Digital attacks, including worms and viruses, have caused more than $8 billion in damages worldwide in
January alone, according to a report just released by a U.K.-based security
January attacks are at a record level, numbering close to 20,000 in just the
first month of a year that analysts predict will see a widespread increase
in security incidents.
At the present growth rate, 2003 is likely to be hit with more than 180,000
digital attacks worldwide, according to Mi2g’s estimates. That’s a big leap
from 2002’s numbers, which rang in at 87,525.
Last weekend’s Slammer worm, which slowed or halted
email, business and even ATM transactions around the globe, accounted for damages of $945 million to $1.15 billion, according to analysts at London-based
Mi2g Ltd. This makes Slammer the ninth most-destructive worm or virus on record, Mi2g said.
“Slammer’s impact on emergency services, the Internet backbone, airlines
and financial services was short-lived but remarkable given the absense of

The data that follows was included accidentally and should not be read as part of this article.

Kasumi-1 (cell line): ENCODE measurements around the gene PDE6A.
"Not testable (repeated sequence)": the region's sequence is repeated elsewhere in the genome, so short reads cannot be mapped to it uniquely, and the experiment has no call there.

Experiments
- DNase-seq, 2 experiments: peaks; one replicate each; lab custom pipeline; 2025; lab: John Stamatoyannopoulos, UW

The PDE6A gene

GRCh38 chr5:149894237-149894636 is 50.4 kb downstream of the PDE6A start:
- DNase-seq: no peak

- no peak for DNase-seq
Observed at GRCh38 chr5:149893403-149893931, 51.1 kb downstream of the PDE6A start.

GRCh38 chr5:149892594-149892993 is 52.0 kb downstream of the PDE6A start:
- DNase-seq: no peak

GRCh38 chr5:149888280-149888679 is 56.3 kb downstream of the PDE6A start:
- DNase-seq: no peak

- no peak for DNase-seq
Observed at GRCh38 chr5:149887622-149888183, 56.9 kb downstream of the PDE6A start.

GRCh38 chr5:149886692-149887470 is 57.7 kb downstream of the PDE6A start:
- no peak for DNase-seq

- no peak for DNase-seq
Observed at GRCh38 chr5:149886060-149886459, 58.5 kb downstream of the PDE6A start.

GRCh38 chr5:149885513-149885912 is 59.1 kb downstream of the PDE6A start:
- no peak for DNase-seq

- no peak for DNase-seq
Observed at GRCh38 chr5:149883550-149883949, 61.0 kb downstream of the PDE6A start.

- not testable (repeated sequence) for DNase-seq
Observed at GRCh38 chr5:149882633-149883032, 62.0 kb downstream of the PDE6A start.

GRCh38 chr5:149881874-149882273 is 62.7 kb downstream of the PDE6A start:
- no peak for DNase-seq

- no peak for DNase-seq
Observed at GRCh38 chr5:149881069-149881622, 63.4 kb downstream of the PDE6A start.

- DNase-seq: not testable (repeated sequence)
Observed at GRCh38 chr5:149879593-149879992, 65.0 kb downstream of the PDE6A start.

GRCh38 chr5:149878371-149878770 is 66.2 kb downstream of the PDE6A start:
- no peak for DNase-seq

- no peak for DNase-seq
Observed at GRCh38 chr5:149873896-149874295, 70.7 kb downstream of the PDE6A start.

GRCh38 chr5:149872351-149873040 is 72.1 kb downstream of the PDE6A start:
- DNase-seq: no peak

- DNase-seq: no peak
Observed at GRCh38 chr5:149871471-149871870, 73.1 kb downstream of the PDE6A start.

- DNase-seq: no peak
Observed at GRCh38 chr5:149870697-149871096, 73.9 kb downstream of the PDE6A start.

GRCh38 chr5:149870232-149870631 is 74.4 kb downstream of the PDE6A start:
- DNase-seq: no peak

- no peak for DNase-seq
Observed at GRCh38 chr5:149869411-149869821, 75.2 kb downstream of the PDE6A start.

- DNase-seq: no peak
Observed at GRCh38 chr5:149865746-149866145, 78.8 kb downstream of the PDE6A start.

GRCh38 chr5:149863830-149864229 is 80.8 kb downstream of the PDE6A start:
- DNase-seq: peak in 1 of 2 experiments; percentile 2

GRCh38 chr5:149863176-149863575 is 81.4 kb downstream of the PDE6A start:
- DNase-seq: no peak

any destructive payload,” says DK Matai, chairman and CEO of the security
firm. “In the next few months Slammer variants could emerge which are
capable of being used in a blended threat scenario alongside physical
attacks by radicals. This could achieve a significant multiplier effect
given the dependence and demonstrable lack of preparedness of the globally
Slammer, widely seen as an omen of worms to come this year, wreaked
havoc for three days from Europe to North America and Asia. The worm hit the
wild on Saturday, Jan. 25 and was quelled Monday, after network and security
administrators around the globe installed the necessary patch that closed
the hole the worm was crawling through.
The worm takes advantage of a known vulnerability in Microsoft Corp.’s SQL
2000 Web servers. Microsoft released a patch for it last summer, but
obviously many companies and home users failed to install the patch, leaving
their systems open for attack.
The worm, which doesn’t damage the infected machine or delete or change
files, generates massive amounts of network packets, overloading servers and
routers, slowing down network traffic — sometimes bringing it to a complete
stop under the weight of the attack.
Security analysts say they are not expecting any further spikes caused by
the Slammer worm. Various governments, which reportedly include the U.S. and
South Korea, are now tracking down whoever released the worm in the wild.
Initial investigations are pointing to the worm originating in China.
The report from Mi2g noted that Slammer interfered with emergency telephone
systems, and disrupted five of the 13 root DNS servers, online airline
ticketing systems, and credit card and ATM services.